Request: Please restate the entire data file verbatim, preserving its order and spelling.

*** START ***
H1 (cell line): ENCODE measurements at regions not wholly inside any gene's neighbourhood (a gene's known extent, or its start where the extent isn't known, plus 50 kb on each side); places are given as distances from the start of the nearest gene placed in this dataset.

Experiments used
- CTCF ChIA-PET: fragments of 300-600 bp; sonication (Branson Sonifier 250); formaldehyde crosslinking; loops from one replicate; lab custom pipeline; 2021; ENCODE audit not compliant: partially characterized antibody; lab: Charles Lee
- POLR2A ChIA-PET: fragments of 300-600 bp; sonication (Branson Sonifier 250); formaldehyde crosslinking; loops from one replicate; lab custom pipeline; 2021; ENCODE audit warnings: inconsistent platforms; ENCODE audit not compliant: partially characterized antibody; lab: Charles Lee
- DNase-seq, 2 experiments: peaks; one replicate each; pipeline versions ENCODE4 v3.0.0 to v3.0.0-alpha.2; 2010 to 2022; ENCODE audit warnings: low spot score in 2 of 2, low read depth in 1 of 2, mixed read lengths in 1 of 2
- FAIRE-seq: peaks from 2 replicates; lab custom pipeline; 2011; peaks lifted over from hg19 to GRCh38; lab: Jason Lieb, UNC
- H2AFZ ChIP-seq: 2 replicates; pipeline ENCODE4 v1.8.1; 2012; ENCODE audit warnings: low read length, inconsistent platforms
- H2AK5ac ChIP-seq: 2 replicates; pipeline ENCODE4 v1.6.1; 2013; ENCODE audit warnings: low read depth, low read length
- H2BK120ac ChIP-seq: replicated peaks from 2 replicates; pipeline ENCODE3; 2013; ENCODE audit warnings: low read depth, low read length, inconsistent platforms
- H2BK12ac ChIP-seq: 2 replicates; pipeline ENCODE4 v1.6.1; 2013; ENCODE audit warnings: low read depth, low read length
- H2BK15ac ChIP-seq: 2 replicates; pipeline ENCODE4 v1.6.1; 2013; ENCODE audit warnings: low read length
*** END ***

H1 (cell line): ENCODE measurements at regions not wholly inside any gene's neighbourhood (a gene's known extent, or its start where the extent isn't known, plus 50 kb on each side); places are given as distances from the start of the nearest gene placed in this dataset.

Experiments used
- CTCF ChIA-PET: fragments of 300-600 bp; sonication (Branson Sonifier 250); formaldehyde crosslinking; loops from one replicate; lab custom pipeline; 2021; ENCODE audit not compliant: partially characterized antibody; lab: Charles Lee
- POLR2A ChIA-PET: fragments of 300-600 bp; sonication (Branson Sonifier 250); formaldehyde crosslinking; loops from one replicate; lab custom pipeline; 2021; ENCODE audit warnings: inconsistent platforms; ENCODE audit not compliant: partially characterized antibody; lab: Charles Lee
- DNase-seq, 2 experiments: peaks; one replicate each; pipeline versions ENCODE4 v3.0.0 to v3.0.0-alpha.2; 2010 to 2022; ENCODE audit warnings: low spot score in 2 of 2, low read depth in 1 of 2, mixed read lengths in 1 of 2
- FAIRE-seq: peaks from 2 replicates; lab custom pipeline; 2011; peaks lifted over from hg19 to GRCh38; lab: Jason Lieb, UNC
- H2AFZ ChIP-seq: 2 replicates; pipeline ENCODE4 v1.8.1; 2012; ENCODE audit warnings: low read length, inconsistent platforms
- H2AK5ac ChIP-seq: 2 replicates; pipeline ENCODE4 v1.6.1; 2013; ENCODE audit warnings: low read depth, low read length
- H2BK120ac ChIP-seq: replicated peaks from 2 replicates; pipeline ENCODE3; 2013; ENCODE audit warnings: low read depth, low read length, inconsistent platforms
- H2BK12ac ChIP-seq: 2 replicates; pipeline ENCODE4 v1.6.1; 2013; ENCODE audit warnings: low read depth, low read length
- H2BK15ac ChIP-seq: 2 replicates; pipeline ENCODE4 v1.6.1; 2013; ENCODE audit warnings: low read length